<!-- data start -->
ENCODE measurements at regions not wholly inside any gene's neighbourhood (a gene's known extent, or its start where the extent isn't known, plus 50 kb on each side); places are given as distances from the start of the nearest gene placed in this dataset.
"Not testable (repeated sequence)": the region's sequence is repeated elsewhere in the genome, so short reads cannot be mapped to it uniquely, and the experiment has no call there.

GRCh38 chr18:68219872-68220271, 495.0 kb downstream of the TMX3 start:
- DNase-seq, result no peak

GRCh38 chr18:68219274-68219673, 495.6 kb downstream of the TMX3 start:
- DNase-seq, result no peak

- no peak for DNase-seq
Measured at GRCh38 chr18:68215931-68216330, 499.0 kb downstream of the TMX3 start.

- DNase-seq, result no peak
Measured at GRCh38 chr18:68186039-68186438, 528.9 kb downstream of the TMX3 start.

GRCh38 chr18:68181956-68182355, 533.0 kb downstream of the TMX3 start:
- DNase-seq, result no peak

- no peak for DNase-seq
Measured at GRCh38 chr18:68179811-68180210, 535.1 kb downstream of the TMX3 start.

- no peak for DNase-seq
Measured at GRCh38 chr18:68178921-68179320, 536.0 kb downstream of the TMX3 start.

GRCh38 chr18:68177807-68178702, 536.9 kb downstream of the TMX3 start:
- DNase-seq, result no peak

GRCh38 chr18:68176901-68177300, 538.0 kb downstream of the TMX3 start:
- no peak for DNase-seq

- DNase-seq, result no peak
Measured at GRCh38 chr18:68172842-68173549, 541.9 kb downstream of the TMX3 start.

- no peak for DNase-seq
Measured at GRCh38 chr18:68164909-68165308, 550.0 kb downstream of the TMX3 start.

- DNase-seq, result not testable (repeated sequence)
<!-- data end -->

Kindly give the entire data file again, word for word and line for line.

ENCODE measurements at regions not wholly inside any gene's neighbourhood (a gene's known extent, or its start where the extent isn't known, plus 50 kb on each side); places are given as distances from the start of the nearest gene placed in this dataset.
"Not testable (repeated sequence)": the region's sequence is repeated elsewhere in the genome, so short reads cannot be mapped to it uniquely, and the experiment has no call there.

GRCh38 chr18:68219872-68220271, 495.0 kb downstream of the TMX3 start:
- DNase-seq, result no peak

GRCh38 chr18:68219274-68219673, 495.6 kb downstream of the TMX3 start:
- DNase-seq, result no peak

- no peak for DNase-seq
Measured at GRCh38 chr18:68215931-68216330, 499.0 kb downstream of the TMX3 start.

- DNase-seq, result no peak
Measured at GRCh38 chr18:68186039-68186438, 528.9 kb downstream of the TMX3 start.

GRCh38 chr18:68181956-68182355, 533.0 kb downstream of the TMX3 start:
- DNase-seq, result no peak

- no peak for DNase-seq
Measured at GRCh38 chr18:68179811-68180210, 535.1 kb downstream of the TMX3 start.

- no peak for DNase-seq
Measured at GRCh38 chr18:68178921-68179320, 536.0 kb downstream of the TMX3 start.

GRCh38 chr18:68177807-68178702, 536.9 kb downstream of the TMX3 start:
- DNase-seq, result no peak

GRCh38 chr18:68176901-68177300, 538.0 kb downstream of the TMX3 start:
- no peak for DNase-seq

- DNase-seq, result no peak
Measured at GRCh38 chr18:68172842-68173549, 541.9 kb downstream of the TMX3 start.

- no peak for DNase-seq
Measured at GRCh38 chr18:68164909-68165308, 550.0 kb downstream of the TMX3 start.

- DNase-seq, result not testable (repeated sequence)